Earlier this offseason, we praised the New York Yankees for thinking outside the box and securing a coveted future manager when they hired Eric Chavez to be their assistant hitting coach alongside Dillon Lawson, securing a three-man weave.
Just two weeks later, we tried to reconcile with Chavez’s near-immediate departure to the Mets.
In an offseason full of inactivity and watchin’ the wheels go ’round and ’round, it seemed that the Yankees had made exactly one impressive addition, only to watch that addition walk outside the door and hop on the 7 train mere days afterward.
We were told, in the wake of Chavez’s move, that we had no right to be upset and that any MLB team has an unwritten code to allow any and all coaches to leave in favor of a promotion, no matter when they were hired. Then … we saw the Padres block the Mets from poaching their guy Ryan Flaherty for a promotion to bench coach so … so much for that! And then the Giants did the same.
So, what was it? Why was Chavez wooed by Steve Cohen within a two-week time frame of joining the Bronx Bombers? Cash? Fame? Love of the color orange?
Perhaps Chavez would’ve changed lives in the Bronx, but after hearing him interviewed on SNY this week, it seems more likely he would’ve clashed with the roster. Take a listen to Chavez explaining what he finds fault with in the game of baseball, then tell us he’s not describing the 2021 Yankees.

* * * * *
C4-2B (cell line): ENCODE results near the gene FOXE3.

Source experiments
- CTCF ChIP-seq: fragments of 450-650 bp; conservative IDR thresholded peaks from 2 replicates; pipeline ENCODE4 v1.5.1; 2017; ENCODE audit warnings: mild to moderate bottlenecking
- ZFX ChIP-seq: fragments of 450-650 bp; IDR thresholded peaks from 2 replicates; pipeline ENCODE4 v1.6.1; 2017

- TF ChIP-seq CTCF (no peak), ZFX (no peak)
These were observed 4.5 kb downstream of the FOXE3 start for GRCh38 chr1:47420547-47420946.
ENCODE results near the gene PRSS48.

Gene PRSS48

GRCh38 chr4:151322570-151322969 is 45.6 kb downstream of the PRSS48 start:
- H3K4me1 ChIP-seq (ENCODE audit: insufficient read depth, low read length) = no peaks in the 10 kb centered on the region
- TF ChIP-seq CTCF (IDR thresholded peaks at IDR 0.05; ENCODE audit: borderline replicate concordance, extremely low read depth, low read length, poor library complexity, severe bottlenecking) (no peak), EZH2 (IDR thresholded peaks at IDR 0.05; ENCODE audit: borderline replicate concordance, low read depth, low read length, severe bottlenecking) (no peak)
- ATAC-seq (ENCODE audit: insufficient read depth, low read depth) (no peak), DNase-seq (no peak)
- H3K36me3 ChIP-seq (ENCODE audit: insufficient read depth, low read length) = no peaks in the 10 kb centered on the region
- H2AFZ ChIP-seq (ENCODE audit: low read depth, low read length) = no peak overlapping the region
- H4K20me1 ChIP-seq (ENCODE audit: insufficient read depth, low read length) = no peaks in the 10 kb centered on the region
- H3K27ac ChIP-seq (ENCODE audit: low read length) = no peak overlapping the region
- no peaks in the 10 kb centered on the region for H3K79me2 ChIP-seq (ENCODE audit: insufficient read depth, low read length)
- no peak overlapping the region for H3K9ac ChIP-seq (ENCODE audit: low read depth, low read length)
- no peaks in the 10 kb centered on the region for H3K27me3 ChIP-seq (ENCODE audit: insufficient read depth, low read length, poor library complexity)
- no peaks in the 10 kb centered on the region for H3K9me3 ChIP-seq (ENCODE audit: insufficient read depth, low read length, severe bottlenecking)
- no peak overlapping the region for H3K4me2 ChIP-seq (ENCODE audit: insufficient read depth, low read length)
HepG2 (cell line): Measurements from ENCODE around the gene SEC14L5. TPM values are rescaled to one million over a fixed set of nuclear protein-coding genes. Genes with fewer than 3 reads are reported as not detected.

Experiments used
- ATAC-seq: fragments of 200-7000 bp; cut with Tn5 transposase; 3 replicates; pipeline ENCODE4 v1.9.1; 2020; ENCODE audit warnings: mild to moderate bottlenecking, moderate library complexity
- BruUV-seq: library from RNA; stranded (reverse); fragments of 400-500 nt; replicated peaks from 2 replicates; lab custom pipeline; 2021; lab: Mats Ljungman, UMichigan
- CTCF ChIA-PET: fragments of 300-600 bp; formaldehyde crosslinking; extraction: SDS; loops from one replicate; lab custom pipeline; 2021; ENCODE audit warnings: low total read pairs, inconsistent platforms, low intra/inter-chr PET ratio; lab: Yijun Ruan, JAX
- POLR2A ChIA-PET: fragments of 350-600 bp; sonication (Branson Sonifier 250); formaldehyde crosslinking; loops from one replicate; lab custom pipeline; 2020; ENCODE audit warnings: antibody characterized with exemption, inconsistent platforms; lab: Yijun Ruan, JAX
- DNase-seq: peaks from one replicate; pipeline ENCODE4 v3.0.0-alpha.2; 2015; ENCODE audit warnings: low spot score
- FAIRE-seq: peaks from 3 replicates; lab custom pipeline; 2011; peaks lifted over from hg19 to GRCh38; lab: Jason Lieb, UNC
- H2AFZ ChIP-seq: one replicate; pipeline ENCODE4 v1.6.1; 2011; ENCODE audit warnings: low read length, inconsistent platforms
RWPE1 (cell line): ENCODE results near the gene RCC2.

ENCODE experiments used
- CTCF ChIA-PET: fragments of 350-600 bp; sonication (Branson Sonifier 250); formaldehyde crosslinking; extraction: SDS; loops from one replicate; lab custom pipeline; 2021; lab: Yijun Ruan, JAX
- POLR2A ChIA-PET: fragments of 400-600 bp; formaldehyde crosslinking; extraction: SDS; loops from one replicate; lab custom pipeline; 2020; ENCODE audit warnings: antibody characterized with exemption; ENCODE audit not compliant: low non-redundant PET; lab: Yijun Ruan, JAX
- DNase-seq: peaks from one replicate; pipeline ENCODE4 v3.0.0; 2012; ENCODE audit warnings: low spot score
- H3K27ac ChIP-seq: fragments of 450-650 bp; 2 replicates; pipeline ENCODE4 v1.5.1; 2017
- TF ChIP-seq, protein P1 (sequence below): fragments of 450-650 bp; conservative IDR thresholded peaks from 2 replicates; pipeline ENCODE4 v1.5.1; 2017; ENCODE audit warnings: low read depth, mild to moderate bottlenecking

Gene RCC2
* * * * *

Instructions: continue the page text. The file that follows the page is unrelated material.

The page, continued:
Eric Chavez hates rosters like … the Yankees roster. Not a fit.
We’re being tongue-in-cheek here, of course, but also … can’t you imagine Aaron Boone sitting across the desk from this, nodding … nodding … then calmly saying, “Eric, we have 100 of those players.”
The same Yankees who surrendered four top prospects for Joey Gallo at the 2021 trade deadline don’t sound like the most welcoming spot for a coach who hates working with players who sell out for power and shrug at sub-.200 batting averages.
Perhaps Chavez could’ve authored a turnaround in the Bronx, removing the one stathead obsession that doesn’t really jive with fans who’ve watched decades of winning baseball.
Accepting whiffs in the name of hitting for power is a reality now, though, for most championship-level baseball teams. Maybe Chavez planned to work with DJ LeMahieu and no one else? Because you can’t just take the swing-and-miss out of the Yankees. They were born into it.
Better luck in Flushing, with known contact bats like Pete Alonso and JD Davis.
Hope you enjoy their attempts to move the runners over, Eric.